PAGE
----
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When Emma Thompson joined the protest against the third runway at Heathrow earlier this year, MP Geoff Hoon was scathing. "She's been in some very good films," he said. "Love Actually is very good, but I worry about people who I assume travel by air quite a lot and don't see the logic of their position."

When Emma Thompson joined the protest against the third runway at Heathrow earlier this year, MP Geoff Hoon was scathing. "She's been in some very good films," he said. "Love Actually is very good, but I worry about people who I assume travel by air quite a lot and don't see the logic of their position."

I remember being extremely disturbed by what he said. Shocked even. Here was a former Defence Minister and Chief Whip, one of the tough guys, publicly coming out in favour of an excruciatingly meandering rom com. One of Richard Curtis's worst, in fact.

Less surprising was Hoon's attack on an actress for joining the ranks of the climate protestors. When artists lend their weight to a cause they open themselves to charges of hypocrisy. Who is she, an actress who flies across to Hollywood on a regular basis, to tell us not to fly?

The poets John Kinsella and Melanie Challenger are currently writing a work for the RSA Arts & Ecology website called Dialogue between the body and the soul, which grew out of both the poets' decision not to fly to poetry readings. Now, even if every published poet in the world gave up flying it would hardly dent the world's carbon footprint, but for each of them it is a major decision. Poetry is an endangered species of an artform, and practitioners have to take their audience wherever they find it. For Challenger, who is a new poet starting out, this is the kind of public commitment that could hobble her career for good.

Interestingly, there have been rumblings of unease elsewhere in the art community about the amount of too-ing and fro-ing required by the modern art machine. Two years ago Gustav Metzger initiated Reduce Art Flights; a manifesto contribution to Sculpture Projects Münster that called for artists to go cold turkey on their addiction to international travel.

With full cognisance that it is ‘a drop in the ocean’, the RAF ‘manifesto’ nevertheless invites voluntary abandonment – a fundamental, personal, bodily rejection of technological instrumentalization and a vehement refusal to participate in the mobility increasingly endemic to the globalized art system.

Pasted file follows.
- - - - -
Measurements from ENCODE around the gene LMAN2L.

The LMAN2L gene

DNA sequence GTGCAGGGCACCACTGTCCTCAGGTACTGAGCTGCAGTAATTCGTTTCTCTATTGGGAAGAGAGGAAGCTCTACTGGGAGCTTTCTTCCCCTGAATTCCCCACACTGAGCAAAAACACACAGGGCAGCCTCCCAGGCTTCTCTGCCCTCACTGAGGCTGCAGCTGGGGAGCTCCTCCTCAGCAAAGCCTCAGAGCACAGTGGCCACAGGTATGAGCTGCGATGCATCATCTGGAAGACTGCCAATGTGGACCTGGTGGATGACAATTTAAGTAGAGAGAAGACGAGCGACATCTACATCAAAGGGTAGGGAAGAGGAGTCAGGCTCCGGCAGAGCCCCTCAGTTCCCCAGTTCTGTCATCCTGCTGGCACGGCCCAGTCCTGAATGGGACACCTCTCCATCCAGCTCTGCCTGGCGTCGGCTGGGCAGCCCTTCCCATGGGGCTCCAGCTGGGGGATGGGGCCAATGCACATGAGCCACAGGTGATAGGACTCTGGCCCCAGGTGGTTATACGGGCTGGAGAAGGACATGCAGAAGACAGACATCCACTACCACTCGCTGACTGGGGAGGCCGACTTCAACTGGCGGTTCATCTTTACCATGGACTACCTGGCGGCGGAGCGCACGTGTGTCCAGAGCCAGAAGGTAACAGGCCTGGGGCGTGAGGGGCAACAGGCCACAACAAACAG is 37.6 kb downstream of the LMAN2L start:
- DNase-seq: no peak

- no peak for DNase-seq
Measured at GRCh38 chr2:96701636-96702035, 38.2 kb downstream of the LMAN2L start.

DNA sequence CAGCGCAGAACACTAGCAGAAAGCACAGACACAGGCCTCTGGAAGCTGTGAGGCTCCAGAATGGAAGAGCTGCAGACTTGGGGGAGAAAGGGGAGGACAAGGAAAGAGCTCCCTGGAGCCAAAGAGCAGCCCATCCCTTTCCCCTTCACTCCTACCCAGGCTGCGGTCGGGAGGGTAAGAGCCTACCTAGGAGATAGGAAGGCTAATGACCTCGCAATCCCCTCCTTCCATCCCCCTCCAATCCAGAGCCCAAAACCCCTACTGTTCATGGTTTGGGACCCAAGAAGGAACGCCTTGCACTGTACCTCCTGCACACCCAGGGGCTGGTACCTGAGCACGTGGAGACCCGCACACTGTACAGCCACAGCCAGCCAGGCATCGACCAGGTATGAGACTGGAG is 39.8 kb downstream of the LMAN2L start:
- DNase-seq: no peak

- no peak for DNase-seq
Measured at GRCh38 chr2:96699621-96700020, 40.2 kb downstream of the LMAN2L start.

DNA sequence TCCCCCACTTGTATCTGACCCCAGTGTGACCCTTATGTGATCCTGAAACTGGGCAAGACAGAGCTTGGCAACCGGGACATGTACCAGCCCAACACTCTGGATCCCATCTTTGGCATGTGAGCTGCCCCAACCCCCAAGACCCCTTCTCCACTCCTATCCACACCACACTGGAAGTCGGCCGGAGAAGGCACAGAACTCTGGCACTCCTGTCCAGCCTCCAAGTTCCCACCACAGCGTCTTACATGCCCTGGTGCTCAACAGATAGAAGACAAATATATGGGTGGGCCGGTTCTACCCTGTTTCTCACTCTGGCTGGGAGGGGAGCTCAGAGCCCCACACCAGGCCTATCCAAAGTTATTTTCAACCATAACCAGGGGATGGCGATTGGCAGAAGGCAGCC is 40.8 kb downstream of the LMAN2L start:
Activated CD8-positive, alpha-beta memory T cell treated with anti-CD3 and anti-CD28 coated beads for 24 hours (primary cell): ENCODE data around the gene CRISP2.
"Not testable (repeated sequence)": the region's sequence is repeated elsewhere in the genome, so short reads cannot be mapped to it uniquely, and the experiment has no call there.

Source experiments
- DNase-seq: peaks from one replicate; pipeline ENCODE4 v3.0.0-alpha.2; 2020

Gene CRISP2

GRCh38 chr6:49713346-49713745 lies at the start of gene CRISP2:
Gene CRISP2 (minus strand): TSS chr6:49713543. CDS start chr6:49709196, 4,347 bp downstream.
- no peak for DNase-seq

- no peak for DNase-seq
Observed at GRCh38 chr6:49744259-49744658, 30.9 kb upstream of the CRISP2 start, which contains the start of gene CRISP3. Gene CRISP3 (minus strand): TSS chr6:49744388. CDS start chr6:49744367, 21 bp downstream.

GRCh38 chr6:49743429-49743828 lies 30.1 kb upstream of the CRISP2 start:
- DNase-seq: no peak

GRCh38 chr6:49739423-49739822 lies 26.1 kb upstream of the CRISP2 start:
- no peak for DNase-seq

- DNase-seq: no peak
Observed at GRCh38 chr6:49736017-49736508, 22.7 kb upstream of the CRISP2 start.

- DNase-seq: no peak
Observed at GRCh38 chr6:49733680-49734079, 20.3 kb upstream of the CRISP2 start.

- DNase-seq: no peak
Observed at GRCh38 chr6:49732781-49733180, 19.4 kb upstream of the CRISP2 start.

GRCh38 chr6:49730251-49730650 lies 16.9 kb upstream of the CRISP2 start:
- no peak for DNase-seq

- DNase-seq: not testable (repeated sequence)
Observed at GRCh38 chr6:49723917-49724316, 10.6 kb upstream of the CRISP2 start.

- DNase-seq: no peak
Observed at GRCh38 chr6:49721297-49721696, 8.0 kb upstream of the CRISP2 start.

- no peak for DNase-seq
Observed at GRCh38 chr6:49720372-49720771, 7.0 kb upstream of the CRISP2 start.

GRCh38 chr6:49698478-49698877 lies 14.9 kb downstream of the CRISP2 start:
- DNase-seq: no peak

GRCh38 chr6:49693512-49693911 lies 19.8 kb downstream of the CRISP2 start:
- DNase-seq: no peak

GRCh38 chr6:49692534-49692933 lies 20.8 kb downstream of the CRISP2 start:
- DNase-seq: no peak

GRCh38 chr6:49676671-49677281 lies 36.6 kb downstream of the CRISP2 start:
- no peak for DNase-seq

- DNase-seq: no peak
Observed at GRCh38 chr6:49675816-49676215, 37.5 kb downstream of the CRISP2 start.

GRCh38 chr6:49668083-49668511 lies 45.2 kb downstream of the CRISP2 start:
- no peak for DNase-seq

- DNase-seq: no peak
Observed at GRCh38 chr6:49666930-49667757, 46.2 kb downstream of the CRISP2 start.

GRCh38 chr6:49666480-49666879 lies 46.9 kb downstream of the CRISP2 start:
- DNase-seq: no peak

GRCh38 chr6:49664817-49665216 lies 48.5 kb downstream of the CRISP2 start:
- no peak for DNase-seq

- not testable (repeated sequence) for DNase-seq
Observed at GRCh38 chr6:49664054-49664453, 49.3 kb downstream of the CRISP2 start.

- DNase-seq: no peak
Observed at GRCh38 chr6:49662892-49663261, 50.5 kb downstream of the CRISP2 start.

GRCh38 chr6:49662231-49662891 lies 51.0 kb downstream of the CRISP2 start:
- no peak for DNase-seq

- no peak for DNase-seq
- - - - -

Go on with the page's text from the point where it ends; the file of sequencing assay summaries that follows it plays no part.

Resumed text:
And earlier this year artists Marc Garrett and Ruth Catlow invited colleagues to sign a "I will not fly for art" pledge. Garrett and Catlow are the people behind furtherfield.org and HTTP Gallery. The Geoff Hoon in you might feel tempted to note that both are committed to the ideas of virtual art in networked space. Give up flying? Well, maybe that's easy for them to say.

The point is there is no one-size-fits-all pledge. That's the unfairness of Hoon's jibe.  We may accept that air travel has been the UK's fastest growing emissions sector in this decade, and that carbon emitted by planes in the atmosphere is more damaging than carbon emitted by cars on the ground. We may perfectly reasonably oppose plans for further airport expansion. But that doesn't mean we don't want Emma Thompson to fly to the US to make Nanny McPhee and the Big Bang. (OK. Bad example.) Some artforms would disappear without travel. For others it's more of an indulgence.

As Dialogue between the body and the soul winds to a conclusion, I'm going to use it as an excuse to ask a few writers and artists their thoughts on what they do — and don't — feel comfortable to publicly commit to. But where do you draw your line? How do you come to your own personal accomodation with this? Are you willing to stick your neck out and risk the Hoonist barbs or does the risk that your campaigning might overshadow your art make you uncomfortable about making such grand gestures?

I'd ask Geoff Hoon himself, but he's keeping his head down this morning as the latest victim of the Daily Telegraph's Five Minute Hate.

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